President Reagan’s image as a “man’s man” was hurting him with women voters, adviser Elizabeth Dole says in a memo released yesterday in a batch of Reagan records.
“While this characterization has been helpful with men, it may have worked to his detriment with regard to women,” Mrs. Dole, then special assistant to the president for public liaison, wrote in the handwritten draft of a 1982 memo to three Reagan advisers. “An often-heard question is whether the president takes women seriously.”
Mrs. Dole went on to become Reagan’s transportation secretary. She now is running for a Senate seat in North Carolina.
The memo was among 8,000 Reagan presidential papers kept under wraps since January 2001 while the Bush administration developed an executive order to govern release of presidential records from Reagan on.
Still sealed are an additional 60,000 pages of Reagan records and tens of thousands of pages left behind by Mr. Reagan’s vice president, George Bush.
The boxes opened yesterday at the Reagan presidential library in Simi Valley, Calif., included the office files of some of his lieutenants.
In one memo, adviser Lyn Nofziger complains the Reagan White House was too supportive of liberal AFL-CIO President Lane Kirkland. “When are we going to quit trying to be nice to Lane Kirkland?” Mr. Nofziger asks in his July 1, 1981, memo to Mr. Baker. “He’s out to beat us.”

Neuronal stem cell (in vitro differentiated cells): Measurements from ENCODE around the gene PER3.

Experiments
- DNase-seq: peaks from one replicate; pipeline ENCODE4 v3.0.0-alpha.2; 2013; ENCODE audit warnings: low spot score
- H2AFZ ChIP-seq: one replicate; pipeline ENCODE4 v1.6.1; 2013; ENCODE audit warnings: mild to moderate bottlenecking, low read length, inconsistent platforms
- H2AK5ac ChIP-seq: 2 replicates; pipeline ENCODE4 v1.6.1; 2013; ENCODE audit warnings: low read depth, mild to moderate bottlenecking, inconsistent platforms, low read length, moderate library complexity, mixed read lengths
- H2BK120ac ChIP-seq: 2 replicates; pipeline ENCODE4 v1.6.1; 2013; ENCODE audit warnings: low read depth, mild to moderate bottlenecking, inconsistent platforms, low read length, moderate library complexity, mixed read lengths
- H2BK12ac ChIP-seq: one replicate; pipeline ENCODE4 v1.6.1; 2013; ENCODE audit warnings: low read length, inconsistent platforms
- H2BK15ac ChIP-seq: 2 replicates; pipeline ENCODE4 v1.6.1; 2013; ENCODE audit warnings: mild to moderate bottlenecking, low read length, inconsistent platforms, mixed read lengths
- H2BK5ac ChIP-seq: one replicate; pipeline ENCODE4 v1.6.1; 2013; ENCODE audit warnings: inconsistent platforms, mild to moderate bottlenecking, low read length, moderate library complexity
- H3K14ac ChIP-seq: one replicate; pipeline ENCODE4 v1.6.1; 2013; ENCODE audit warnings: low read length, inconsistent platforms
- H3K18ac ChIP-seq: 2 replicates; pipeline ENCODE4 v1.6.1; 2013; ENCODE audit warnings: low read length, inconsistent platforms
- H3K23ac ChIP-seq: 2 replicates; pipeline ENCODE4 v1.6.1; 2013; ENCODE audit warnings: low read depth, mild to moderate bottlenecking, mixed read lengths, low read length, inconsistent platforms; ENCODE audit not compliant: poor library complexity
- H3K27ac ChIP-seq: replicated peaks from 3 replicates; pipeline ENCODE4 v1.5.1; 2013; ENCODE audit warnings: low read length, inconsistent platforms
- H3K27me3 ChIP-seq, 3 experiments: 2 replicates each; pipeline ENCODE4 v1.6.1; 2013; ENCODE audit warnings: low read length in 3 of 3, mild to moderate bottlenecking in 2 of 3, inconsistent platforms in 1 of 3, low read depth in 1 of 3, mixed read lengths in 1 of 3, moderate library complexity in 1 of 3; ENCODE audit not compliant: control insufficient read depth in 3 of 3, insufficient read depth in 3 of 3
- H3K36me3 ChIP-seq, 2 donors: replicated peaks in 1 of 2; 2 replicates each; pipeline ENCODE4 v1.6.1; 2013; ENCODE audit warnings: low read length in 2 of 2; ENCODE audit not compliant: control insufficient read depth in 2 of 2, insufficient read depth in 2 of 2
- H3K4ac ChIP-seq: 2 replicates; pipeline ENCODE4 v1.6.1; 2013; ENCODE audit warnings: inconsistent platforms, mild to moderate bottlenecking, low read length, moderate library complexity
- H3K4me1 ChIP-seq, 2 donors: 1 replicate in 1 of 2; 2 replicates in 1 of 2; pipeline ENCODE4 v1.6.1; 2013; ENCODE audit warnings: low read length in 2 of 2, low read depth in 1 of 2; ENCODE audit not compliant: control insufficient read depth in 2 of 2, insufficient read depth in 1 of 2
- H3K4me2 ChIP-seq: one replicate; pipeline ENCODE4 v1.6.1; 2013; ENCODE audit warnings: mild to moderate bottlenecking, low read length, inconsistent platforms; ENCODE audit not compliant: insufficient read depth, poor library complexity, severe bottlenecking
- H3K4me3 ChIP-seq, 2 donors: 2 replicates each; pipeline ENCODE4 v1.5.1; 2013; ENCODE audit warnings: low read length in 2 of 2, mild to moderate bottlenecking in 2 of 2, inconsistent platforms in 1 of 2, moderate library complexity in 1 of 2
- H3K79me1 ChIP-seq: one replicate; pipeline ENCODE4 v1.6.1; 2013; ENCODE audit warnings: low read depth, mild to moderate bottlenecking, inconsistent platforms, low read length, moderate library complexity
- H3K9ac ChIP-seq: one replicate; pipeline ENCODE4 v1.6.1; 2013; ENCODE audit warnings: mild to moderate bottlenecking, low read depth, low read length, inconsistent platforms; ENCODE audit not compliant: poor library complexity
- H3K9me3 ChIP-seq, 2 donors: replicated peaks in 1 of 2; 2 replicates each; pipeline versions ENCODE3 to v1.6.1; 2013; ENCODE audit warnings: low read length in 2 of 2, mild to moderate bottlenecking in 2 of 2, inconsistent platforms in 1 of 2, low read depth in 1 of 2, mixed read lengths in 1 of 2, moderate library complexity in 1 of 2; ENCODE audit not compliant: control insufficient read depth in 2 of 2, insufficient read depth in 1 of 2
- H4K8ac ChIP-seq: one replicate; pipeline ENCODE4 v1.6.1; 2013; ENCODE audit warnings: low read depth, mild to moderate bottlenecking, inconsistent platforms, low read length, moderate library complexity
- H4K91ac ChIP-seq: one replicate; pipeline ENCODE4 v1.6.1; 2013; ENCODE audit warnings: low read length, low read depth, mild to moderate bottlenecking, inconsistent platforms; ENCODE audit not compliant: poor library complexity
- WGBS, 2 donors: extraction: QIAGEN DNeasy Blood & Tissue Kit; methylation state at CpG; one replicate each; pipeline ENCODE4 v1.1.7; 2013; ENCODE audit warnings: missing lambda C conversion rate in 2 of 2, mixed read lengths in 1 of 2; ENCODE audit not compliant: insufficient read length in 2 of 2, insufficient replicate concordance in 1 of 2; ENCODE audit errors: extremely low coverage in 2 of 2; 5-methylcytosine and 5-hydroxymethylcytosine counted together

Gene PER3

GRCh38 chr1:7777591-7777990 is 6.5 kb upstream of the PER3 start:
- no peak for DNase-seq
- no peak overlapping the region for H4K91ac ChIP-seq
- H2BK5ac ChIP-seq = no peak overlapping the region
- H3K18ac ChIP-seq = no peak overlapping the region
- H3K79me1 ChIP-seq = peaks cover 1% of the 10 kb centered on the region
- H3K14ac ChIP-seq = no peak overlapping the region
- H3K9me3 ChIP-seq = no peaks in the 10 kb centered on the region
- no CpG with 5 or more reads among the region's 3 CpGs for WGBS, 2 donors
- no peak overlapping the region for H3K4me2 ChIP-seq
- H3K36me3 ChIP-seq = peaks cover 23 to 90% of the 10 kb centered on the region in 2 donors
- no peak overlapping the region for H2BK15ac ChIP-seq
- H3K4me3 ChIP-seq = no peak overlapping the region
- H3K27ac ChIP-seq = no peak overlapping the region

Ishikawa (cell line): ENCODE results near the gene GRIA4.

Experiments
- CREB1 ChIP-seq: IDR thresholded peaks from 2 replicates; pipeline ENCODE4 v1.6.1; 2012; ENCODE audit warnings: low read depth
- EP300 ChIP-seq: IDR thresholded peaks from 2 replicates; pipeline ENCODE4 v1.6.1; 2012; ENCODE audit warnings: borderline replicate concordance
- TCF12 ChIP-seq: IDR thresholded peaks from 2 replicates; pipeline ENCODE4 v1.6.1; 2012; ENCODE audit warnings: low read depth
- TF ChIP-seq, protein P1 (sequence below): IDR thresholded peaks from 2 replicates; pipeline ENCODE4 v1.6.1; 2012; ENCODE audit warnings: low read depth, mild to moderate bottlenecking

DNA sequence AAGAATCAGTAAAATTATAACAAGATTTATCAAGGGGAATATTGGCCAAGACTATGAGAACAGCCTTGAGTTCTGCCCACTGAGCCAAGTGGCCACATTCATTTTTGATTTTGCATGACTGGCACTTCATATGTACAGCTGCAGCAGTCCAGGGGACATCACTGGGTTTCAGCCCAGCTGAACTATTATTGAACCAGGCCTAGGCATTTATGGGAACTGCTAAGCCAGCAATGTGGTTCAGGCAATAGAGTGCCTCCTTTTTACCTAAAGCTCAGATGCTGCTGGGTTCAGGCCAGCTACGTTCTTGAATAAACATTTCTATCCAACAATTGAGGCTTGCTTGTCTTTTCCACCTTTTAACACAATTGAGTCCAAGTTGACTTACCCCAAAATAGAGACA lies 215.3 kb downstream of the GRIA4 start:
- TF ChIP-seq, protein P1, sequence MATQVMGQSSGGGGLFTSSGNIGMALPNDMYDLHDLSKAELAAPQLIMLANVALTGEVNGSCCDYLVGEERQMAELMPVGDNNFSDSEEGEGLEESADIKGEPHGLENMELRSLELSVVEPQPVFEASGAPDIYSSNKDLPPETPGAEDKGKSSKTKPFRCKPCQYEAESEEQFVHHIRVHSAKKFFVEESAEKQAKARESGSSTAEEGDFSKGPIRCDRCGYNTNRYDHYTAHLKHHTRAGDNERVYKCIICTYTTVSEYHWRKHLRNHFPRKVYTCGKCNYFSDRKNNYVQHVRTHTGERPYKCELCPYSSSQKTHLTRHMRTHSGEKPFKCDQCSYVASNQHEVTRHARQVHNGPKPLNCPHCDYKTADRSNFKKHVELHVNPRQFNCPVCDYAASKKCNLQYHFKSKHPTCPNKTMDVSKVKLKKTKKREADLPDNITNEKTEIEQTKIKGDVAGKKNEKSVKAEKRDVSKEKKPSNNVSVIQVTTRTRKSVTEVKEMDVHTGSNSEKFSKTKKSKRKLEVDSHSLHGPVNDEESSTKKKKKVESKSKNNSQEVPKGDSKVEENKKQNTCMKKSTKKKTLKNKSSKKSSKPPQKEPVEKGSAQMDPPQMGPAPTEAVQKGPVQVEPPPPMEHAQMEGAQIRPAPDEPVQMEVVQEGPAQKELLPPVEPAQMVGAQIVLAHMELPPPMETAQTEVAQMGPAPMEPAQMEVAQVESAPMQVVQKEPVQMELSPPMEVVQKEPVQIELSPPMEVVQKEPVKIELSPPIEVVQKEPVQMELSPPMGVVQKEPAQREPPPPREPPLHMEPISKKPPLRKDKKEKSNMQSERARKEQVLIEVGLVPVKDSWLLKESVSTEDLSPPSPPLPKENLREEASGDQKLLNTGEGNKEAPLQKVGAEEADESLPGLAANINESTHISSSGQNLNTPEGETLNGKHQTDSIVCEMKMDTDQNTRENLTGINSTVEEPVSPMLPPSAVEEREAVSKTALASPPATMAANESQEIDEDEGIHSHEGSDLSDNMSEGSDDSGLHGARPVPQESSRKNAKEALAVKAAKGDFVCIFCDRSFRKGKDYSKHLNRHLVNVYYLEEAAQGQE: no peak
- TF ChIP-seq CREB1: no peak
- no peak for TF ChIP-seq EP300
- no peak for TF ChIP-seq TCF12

“I’m beginning to pick up more and more quiet signs of resentment among Labor people who did support us. They don’t figure they’re getting anything and I happen to concur with that.”
The Presidential Records Act allowed the 68,000 pages of records to remain closed for 12 years because they contained confidential internal advice and deliberations among government officials.
The Bush White House, however, delayed opening the files for a year so it could review them and work on an executive order Mr. Bush issued Nov. 1 that gives former presidents more authority to withhold certain papers.